“In setting up these meetings, we felt very strongly that as South Africa is moving very decisively to try to curtail this crisis, it’s imperative that countries where the consuming markets are, are active collaborating partners with South Africa in trying to defeat rhino crime,” Milliken said.
At one of these meetings, he said, Vietnamese state representatives acknowledged it would be “very difficult” to convince their citizens that rhino horn had no curative qualities, because the belief is entrenched among many in southeast Asia.
Nevertheless, Milliken described the meetings as “positive.”
“Both governments have now agreed a memorandum of understanding to establish collaborative law enforcement on rhino crime issues,” he said. “As soon as higher level government officials have signed it, hopefully we’ll enter a phase of more proactive and collaborative law enforcement between South Africa and Vietnam to deal a big blow to the criminal syndicates.”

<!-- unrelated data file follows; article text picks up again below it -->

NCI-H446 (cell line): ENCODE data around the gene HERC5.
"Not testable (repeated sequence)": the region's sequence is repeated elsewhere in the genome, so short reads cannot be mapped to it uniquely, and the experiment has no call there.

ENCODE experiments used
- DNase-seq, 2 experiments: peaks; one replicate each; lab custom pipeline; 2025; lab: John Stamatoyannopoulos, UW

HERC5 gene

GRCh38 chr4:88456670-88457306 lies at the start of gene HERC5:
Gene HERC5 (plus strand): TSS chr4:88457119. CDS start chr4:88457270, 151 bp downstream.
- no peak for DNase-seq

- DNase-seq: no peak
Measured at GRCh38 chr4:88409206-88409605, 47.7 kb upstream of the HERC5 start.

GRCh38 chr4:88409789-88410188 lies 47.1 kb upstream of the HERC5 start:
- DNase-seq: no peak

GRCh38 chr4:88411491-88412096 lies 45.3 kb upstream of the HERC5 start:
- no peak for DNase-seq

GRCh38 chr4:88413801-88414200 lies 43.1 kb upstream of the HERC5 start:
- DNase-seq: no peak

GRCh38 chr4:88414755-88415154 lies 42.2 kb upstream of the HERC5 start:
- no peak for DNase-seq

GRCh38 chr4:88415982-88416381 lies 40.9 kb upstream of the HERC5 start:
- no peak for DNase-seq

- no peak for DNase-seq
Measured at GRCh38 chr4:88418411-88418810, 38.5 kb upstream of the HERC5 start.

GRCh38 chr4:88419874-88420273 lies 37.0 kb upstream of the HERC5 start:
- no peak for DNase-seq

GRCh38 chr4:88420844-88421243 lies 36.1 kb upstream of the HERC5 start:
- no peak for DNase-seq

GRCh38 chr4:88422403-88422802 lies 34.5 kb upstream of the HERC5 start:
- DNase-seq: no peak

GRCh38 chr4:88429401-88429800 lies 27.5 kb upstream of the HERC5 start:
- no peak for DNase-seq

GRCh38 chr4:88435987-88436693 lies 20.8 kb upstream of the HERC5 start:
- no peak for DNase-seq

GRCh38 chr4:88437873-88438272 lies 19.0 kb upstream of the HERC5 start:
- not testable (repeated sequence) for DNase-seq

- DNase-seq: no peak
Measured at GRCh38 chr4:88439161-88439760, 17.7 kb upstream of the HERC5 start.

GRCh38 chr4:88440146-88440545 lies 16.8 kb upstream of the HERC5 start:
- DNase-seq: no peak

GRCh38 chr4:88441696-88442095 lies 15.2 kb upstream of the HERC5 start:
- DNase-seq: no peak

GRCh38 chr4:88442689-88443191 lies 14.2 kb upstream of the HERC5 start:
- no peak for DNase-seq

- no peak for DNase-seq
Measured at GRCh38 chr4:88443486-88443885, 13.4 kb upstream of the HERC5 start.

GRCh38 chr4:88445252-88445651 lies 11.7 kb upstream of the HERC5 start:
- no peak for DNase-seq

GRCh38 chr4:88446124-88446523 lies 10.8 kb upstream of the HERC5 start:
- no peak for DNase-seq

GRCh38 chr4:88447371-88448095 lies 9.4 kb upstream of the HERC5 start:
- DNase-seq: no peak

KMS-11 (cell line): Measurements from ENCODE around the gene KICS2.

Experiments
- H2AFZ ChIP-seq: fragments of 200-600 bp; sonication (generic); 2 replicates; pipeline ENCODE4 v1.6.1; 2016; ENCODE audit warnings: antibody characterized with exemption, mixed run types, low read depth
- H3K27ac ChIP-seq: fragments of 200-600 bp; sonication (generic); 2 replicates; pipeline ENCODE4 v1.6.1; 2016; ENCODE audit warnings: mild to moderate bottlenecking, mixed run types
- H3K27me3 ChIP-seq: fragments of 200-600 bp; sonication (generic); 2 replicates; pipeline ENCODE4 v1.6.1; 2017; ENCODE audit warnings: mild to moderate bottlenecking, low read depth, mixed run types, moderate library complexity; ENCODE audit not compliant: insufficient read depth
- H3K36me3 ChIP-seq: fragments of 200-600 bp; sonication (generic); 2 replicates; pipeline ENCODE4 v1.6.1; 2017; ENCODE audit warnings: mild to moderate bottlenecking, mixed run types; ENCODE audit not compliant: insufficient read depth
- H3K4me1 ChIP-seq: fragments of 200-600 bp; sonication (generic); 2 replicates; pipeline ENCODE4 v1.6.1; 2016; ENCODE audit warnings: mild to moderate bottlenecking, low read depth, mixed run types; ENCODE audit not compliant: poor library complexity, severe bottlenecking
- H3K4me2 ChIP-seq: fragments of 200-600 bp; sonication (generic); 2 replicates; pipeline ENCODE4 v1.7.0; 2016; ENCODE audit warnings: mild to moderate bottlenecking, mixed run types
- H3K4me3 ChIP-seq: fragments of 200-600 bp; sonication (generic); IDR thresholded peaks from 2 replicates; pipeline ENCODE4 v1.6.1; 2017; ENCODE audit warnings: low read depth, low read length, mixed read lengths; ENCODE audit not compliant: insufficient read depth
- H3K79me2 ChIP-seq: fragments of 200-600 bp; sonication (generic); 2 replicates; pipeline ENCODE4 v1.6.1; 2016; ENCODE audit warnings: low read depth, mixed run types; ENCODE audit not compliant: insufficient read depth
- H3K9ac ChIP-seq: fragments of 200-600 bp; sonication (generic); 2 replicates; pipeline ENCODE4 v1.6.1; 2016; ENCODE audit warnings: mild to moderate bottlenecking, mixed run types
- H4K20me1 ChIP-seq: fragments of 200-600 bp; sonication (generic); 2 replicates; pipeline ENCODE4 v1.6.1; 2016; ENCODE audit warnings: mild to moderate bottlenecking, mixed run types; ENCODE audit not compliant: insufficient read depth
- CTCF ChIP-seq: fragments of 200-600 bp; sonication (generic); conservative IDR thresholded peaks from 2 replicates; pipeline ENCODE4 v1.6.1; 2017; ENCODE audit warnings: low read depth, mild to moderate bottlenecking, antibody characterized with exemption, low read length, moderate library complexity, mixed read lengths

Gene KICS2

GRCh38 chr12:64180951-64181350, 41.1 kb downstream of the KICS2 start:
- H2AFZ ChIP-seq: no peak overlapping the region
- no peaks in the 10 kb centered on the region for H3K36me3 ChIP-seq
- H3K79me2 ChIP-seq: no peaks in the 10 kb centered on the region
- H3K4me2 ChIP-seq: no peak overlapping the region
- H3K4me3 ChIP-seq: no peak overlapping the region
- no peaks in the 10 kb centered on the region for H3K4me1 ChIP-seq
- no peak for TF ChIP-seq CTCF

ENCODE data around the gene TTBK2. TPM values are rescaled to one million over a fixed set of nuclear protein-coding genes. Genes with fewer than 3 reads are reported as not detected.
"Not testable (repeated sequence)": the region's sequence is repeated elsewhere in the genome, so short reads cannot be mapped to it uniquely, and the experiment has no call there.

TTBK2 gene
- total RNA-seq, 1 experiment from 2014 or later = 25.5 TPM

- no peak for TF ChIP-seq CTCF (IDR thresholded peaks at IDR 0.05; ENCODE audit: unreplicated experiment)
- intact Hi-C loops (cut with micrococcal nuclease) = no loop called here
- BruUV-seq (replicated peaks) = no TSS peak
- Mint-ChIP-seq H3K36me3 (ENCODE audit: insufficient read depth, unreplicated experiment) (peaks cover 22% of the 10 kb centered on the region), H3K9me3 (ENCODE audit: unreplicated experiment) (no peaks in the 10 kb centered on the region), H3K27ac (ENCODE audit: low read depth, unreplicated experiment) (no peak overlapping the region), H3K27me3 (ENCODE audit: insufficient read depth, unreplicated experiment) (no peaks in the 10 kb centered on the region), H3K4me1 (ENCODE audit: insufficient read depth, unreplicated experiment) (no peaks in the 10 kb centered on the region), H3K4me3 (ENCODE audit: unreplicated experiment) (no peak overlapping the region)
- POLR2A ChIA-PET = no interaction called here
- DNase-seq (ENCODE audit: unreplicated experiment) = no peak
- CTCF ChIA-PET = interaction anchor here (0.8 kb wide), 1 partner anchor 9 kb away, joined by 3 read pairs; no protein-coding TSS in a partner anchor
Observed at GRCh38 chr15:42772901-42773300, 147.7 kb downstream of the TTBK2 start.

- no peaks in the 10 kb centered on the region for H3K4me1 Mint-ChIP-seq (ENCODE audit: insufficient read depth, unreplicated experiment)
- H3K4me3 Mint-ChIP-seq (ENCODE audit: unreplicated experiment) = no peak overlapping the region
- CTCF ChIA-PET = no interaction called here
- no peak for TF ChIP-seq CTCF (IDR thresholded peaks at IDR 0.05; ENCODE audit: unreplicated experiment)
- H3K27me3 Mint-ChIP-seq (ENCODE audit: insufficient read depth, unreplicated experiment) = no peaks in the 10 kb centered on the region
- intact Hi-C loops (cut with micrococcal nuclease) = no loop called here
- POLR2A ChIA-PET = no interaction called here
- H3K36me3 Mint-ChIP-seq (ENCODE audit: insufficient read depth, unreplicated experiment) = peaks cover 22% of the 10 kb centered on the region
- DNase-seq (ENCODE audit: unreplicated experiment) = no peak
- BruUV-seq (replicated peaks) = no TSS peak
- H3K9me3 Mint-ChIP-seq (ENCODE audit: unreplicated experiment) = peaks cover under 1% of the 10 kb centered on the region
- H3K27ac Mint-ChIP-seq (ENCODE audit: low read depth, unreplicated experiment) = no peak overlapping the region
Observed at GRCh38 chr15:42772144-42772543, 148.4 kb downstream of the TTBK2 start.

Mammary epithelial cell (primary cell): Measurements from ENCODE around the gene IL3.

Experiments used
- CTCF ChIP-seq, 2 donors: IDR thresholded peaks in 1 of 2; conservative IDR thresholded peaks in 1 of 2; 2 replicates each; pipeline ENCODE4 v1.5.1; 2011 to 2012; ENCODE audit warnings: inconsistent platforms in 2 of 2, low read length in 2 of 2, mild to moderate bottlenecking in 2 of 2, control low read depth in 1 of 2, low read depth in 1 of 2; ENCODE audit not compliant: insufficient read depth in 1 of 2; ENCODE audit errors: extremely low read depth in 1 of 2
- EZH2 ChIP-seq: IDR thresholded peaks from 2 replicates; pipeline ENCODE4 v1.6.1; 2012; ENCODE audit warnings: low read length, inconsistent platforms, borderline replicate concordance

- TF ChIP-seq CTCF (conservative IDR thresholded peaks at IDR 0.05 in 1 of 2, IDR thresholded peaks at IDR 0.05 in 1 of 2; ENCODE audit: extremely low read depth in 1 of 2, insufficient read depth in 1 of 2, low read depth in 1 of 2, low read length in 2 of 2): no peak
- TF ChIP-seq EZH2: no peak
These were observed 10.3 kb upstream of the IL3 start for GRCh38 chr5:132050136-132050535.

Milliken did, however, emphasize that the Vietnamese authorities need to be harsher on their citizens who are trading illicitly in horns. “The most severe sentence that the Vietnamese authorities have ever imposed for this was in 2008 when an individual was given only three years in prison for possession of illegal rhino horns,” he said.
In contrast, Milliken said the Chinese government is “rising to the occasion and penalizing people caught with illicit rhino horns very severely.…One individual with two horns was given 15 years in prison.…”
He called on governments across Asia to launch “radical” public relations campaigns aimed at stopping trade in rhino horns.
“The bottom line at the end of the day in Asia (must be) if you’re betting on rhino horn to cure your cancer, you’re probably courting death.”